Have you stopped to admire a beetle in Sydney Olympic Park lately? How about thousands?!
Spotted recently on Kronos Hill, an amazing swarm of Soldier Beetles were founding mingling on the trunk of a eucalypt.
Although seen in smaller numbers during spring and autumn, this native species is known to form huge swarms in late summer, particularly after a few good years of rain. Also known as the ‘Plague’ Soldier Beetle, this sight may be alarming, but they are harmless and not devouring the plant they are on – their minds are on a different activity entirely!
These beetles have gathered together to mate and once done, disperse to lay their eggs. The beetle larvae live in the soil and feed on soft-bodied invertebrates. Once mature, the flying adult has a life span of 2-3 months and feeds on nectar and pollen as well as insects.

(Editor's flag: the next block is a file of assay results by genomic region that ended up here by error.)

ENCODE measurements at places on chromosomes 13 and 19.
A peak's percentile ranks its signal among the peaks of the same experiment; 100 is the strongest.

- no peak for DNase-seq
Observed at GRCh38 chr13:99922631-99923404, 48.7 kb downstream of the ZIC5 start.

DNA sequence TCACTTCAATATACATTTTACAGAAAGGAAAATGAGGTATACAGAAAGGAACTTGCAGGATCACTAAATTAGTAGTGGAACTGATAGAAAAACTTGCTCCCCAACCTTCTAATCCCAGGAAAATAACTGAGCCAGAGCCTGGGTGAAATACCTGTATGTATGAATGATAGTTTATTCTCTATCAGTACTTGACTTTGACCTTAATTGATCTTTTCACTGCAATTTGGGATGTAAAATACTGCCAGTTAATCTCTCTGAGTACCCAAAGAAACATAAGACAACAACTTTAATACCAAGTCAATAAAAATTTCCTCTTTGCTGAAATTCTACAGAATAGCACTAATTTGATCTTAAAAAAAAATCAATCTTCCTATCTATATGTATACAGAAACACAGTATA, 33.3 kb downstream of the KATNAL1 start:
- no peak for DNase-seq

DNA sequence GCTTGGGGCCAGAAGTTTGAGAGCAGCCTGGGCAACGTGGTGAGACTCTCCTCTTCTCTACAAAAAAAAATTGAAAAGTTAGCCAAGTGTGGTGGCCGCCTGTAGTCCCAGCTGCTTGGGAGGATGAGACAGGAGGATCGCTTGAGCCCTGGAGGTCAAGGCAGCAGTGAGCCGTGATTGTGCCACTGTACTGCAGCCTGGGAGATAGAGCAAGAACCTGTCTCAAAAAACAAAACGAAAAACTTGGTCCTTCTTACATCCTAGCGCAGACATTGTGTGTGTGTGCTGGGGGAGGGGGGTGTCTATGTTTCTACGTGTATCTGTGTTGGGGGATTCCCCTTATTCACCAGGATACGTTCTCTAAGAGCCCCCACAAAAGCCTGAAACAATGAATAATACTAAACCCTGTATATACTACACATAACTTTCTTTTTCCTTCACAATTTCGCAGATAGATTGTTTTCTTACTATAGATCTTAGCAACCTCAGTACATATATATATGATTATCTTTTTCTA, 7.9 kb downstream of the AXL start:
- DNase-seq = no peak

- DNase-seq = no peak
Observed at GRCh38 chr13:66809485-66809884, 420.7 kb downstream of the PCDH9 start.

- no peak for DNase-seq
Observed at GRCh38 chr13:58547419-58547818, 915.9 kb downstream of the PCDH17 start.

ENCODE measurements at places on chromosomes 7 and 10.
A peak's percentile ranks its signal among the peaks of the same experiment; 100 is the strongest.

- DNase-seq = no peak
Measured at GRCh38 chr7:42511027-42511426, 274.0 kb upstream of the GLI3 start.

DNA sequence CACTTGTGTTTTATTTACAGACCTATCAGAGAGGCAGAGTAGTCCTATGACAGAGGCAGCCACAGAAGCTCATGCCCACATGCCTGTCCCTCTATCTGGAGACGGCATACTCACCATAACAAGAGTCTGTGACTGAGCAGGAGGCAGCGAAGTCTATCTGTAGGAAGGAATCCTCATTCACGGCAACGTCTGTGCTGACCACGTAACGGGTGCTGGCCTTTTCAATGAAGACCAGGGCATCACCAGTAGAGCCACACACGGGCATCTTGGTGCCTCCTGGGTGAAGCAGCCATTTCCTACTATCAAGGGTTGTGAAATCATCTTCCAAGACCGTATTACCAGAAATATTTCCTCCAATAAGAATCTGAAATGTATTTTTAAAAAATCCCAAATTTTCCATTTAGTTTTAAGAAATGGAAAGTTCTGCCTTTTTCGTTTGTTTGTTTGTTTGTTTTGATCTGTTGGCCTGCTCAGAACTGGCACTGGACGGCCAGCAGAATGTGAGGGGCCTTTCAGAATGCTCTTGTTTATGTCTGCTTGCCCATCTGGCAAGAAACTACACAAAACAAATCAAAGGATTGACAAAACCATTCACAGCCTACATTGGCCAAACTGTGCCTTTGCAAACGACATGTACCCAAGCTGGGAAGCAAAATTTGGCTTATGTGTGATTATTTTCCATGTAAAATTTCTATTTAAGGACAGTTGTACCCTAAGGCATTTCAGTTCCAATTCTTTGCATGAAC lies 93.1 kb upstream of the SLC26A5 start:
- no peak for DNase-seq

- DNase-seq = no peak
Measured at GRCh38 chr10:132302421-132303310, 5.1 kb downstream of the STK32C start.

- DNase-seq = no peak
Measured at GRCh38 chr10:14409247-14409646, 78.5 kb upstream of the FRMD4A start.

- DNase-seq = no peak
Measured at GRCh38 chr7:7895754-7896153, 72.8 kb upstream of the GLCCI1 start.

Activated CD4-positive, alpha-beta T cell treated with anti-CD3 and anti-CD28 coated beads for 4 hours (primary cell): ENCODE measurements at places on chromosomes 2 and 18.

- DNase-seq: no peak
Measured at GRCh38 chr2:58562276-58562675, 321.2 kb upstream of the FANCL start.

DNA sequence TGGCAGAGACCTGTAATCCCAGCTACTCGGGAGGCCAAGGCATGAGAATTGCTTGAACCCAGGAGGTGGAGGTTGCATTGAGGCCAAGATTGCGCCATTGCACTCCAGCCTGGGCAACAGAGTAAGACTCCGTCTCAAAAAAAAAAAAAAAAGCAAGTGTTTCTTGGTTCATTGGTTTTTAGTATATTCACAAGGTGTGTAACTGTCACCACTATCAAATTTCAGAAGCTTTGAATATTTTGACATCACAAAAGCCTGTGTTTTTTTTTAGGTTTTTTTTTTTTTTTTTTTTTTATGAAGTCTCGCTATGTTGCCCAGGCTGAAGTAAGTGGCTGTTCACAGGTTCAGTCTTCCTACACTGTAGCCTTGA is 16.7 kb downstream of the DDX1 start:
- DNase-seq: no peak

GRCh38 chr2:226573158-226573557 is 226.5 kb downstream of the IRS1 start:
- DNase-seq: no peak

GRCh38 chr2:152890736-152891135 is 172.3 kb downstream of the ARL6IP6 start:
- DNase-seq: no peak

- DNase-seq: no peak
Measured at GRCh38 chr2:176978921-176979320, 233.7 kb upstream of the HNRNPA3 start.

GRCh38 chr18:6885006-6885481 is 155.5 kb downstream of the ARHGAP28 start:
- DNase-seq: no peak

The Soldier Beetle has a yellow-orange abdomen that is mostly covered by its dark green wings and usually reaches 15mm in length. Although they don’t have a stinger, when handled, this beetle excretes a distasteful fluid from their glands that helps to repel predators.
Like other insects, Soldier Beetles are an important part of the Park’s ecosystem. They keep a check on the insect population they prey on as larvae and provide a pollination service for flowers as adults.